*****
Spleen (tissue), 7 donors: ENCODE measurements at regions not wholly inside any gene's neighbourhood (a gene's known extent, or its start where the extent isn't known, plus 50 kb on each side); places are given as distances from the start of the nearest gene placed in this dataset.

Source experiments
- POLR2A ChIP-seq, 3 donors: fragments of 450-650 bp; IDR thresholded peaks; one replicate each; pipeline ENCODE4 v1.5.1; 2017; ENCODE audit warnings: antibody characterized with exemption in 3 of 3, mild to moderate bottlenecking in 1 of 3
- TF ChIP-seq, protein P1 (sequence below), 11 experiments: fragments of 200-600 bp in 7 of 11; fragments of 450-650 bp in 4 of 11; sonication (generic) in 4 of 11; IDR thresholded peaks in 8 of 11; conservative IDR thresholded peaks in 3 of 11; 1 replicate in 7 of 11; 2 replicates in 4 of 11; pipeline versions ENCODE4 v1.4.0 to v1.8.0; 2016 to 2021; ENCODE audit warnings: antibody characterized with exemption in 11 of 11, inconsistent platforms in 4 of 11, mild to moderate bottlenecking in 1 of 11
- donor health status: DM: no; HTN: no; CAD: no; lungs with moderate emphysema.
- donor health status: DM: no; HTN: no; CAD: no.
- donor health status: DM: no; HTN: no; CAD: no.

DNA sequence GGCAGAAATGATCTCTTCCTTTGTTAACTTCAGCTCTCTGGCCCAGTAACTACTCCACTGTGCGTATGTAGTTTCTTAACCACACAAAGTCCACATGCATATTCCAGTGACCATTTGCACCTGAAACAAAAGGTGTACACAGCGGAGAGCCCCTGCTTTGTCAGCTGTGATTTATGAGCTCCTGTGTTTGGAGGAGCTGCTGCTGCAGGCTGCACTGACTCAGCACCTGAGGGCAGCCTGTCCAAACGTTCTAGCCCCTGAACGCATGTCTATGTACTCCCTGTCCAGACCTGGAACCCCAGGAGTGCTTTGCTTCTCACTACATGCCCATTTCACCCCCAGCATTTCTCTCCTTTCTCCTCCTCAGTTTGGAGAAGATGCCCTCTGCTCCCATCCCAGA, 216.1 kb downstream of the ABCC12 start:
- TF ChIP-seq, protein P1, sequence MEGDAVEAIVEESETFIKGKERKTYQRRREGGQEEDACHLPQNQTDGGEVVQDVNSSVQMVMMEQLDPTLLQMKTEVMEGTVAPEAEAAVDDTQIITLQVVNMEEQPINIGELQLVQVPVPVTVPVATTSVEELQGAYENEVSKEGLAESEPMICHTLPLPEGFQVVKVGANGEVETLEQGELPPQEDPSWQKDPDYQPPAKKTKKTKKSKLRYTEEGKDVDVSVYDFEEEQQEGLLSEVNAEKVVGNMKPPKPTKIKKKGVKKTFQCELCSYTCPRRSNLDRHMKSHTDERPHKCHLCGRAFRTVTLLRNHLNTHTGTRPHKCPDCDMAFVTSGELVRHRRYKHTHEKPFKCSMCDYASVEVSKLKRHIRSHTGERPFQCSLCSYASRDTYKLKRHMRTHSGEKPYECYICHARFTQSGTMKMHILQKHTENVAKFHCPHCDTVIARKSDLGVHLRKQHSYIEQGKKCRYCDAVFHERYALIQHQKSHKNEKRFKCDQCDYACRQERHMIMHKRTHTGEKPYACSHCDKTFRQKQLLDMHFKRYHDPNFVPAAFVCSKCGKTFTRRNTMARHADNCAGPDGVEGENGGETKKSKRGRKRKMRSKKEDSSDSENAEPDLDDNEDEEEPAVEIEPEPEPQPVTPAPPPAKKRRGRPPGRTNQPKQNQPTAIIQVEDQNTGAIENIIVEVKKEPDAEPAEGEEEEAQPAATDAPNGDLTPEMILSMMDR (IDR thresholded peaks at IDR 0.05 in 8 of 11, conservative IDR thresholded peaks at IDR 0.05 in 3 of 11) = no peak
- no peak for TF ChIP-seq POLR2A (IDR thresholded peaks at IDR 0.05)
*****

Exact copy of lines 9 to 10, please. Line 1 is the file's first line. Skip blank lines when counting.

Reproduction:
- TF ChIP-seq, protein P1, sequence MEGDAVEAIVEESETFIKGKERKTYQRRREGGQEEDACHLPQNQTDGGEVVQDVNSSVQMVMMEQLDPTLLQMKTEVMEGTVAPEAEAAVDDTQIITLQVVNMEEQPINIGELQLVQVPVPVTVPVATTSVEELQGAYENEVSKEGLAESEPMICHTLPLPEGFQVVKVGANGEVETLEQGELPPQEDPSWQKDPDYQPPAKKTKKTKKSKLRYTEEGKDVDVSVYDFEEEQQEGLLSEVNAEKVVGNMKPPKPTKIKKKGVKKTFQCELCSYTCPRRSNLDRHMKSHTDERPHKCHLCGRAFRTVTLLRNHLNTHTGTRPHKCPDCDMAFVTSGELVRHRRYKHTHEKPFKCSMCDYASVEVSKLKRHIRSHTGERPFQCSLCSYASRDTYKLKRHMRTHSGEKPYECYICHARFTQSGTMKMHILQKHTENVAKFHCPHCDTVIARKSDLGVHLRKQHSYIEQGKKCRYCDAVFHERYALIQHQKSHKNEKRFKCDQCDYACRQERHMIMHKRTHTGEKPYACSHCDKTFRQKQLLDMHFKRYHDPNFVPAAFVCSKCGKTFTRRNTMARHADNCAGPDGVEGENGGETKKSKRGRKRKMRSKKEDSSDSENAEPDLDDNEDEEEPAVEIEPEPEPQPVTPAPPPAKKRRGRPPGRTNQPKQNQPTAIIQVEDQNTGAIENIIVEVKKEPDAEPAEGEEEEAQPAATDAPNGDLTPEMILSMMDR (IDR thresholded peaks at IDR 0.05 in 8 of 11, conservative IDR thresholded peaks at IDR 0.05 in 3 of 11) = no peak
- no peak for TF ChIP-seq POLR2A (IDR thresholded peaks at IDR 0.05)